Battery Division Early Career Award Sponsored by Neware
Wednesday, 1500h / Room A2
Zheng Chen is Associate Professor in the Department of Nano and Chemical Engineering, and Materials Science and Engineering at the University of California, San Diego. His research focuses on understanding the fundamental properties of electrochemical interfaces and structures as well as designing materials and processes for more efficient and sustainable energy storage and conversion.
Prof. Chen received his BS from Tianjin University in 2007 and PhD from the University of California, Los Angeles, in 2012 (with Prof. Yunfeng Lu), both in Chemical Engineering. He did his postdoctoral research at Stanford University with Profs. Zhenan Bao and Yi Cui before joining UC San Diego in 2016. In 2018, Prof. Chen received the NASA Early Career Faculty Award and American Chemical Society Petroleum Research Fund Doctoral New Investigator Award, and in 2017, the LG Chem Global Battery Innovation Contest Award. He was a Scialog Fellow in Advanced Energy Storage from 2017-2019 and was invited to participate in the National Academy of Engineering’s 2023 Germany-America Frontiers of Engineering Symposium and 2019 China-America Frontiers of Engineering Symposium.
Battery Division Early Career Award Sponsored by Neware
Wednesday, 1600h / Room A2
Matthew McDowell is an Associate Professor and Woodruff Faculty Fellow at the Georgia Institute of Technology with appointments in the Woodruff School of Mechanical Engineering and School of Materials Science and Engineering. His research focuses on developing and characterizing battery materials and systems, including solid state batteries, Li-ion batteries at low temperatures, and novel anode materials. The McDowell Group develops and uses a variety of in situ and operando materials characterization techniques to understand the dynamic evolution of battery materials.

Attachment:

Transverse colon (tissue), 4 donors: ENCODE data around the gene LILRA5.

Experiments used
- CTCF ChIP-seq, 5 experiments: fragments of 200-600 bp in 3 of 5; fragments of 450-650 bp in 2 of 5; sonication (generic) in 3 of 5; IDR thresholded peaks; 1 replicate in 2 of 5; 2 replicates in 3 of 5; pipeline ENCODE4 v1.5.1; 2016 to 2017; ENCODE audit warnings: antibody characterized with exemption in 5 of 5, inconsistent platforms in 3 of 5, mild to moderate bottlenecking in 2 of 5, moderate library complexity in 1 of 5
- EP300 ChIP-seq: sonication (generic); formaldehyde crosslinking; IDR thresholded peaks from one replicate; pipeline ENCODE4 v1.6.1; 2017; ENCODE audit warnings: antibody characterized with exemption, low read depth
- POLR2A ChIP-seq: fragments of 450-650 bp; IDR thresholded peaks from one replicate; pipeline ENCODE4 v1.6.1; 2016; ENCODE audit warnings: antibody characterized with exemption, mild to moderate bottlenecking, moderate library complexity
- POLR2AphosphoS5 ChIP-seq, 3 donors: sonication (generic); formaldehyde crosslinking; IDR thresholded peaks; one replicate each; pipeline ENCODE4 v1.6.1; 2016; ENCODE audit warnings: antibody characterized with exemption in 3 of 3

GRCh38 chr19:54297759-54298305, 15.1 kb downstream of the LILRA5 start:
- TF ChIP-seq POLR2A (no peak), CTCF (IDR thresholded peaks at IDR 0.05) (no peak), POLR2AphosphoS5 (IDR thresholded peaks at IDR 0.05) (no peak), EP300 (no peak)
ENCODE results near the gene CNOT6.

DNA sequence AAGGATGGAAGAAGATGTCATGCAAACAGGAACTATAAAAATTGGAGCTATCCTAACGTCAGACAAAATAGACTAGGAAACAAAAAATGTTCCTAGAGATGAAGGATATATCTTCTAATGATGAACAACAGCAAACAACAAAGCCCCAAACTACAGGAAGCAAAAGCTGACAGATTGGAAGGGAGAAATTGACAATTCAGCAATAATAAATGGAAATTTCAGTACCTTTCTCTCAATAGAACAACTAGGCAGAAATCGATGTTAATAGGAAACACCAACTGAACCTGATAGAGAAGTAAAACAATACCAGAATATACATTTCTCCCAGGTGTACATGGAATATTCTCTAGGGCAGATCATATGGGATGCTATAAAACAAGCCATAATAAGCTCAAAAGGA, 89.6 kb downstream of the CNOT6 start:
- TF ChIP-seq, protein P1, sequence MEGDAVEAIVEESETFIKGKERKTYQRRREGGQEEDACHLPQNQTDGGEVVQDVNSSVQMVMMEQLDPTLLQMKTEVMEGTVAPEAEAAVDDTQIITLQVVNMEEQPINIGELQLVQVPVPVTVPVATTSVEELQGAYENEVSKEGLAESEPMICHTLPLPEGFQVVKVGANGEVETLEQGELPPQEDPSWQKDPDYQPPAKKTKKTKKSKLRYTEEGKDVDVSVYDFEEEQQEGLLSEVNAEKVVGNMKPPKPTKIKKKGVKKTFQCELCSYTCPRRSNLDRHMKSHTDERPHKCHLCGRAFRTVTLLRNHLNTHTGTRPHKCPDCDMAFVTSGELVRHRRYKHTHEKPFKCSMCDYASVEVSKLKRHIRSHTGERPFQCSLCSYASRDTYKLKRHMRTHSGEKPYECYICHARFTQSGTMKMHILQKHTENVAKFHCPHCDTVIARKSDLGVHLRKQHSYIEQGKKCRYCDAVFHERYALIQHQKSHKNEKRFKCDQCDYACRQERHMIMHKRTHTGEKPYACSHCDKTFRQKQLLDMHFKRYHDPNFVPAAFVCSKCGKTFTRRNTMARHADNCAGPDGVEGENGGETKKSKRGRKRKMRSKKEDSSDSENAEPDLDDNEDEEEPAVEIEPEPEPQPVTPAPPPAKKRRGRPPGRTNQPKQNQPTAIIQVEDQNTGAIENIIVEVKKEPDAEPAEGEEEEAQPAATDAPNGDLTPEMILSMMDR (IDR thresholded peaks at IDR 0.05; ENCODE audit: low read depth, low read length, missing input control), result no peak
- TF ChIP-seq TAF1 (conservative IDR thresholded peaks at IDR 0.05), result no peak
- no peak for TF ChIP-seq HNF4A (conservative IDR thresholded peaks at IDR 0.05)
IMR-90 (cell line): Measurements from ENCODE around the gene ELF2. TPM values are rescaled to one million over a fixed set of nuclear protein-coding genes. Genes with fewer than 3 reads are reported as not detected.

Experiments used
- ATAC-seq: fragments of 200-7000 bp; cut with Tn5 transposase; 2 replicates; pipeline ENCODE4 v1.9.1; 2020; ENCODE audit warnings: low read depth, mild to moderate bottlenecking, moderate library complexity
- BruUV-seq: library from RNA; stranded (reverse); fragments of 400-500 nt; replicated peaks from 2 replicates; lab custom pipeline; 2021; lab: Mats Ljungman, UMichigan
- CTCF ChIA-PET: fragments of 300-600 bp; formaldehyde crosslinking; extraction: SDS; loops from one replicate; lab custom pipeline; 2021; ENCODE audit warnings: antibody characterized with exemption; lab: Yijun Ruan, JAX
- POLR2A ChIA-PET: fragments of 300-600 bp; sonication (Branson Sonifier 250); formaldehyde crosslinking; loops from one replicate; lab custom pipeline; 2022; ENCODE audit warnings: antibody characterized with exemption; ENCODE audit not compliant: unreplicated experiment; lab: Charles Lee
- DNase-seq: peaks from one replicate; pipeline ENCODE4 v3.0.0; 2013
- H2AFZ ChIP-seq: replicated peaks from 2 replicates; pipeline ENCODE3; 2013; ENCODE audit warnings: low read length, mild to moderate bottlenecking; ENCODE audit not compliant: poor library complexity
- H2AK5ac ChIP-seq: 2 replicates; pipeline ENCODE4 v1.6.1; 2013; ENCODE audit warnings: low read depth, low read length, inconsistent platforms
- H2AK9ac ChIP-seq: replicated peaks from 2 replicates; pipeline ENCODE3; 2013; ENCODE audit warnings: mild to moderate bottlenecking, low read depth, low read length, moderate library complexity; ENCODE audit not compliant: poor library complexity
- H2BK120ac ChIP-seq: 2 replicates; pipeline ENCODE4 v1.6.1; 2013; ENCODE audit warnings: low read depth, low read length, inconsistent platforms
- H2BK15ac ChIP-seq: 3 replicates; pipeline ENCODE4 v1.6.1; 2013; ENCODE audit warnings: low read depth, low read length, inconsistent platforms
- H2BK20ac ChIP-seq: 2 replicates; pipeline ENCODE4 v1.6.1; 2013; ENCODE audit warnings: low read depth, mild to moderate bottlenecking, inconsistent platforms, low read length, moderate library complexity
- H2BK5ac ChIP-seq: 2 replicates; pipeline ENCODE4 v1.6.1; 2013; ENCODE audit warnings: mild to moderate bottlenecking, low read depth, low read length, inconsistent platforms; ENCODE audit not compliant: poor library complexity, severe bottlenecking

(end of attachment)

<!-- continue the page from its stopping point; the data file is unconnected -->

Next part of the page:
Prof. McDowell completed his PhD at Stanford University in 2013 and postdoc at the California Institute of Technology from 2013-2015. He has received numerous awards, including the Presidential Early Career Award for Scientists and Engineers, Sloan Fellowship, NSF CAREER Award, NASA Early Career Faculty Award, Air Force Office of Scientific Research Young Investigator Award, Office of Naval Research Early Career Grant, and Georgia Tech’s Outstanding Achievement in Early Career Research Award.
Battery Division Postdoctoral Associate Research Award Sponsored by MTI Corporation and the Jiang Family Foundation
Wednesday, 1440h / Room A2
David Reber is a Schweizerischer Nationalfonds Ambizione project leader at the Eidgenössische Materialprüfungs- und Forschungsanstalt (Empa). His research focuses on aqueous flow batteries, aiming to decouple energy density from active material solubility. Prior to his current position, Dr. Reber was a Postdoctoral Associate in Prof. Michael Marshak’s group at the University of Colorado Boulder, where he worked on enhancing the solubility of various metal-organic chelates for flow battery electrolytes. Guided by Prof. Corsin Battaglia and Prof. Frank Nüesch, he received his PhD from the École Polytechnique Fédérale de Lausanne in 2020. He conducted his thesis work at Empa, where he developed highly concentrated electrolytes for high-voltage aqueous batteries. During that time, he also worked at the University of Tokyo with Prof. Atsuo Yamada. Prof. Silvio Decurtins, Prof. Peter Broekmann, and Prof. Wenjing Hong advised him through his BS and MS in Chemistry at the Universität Bern.
Battery Division Research Award
Wednesday, 1720h / Room A2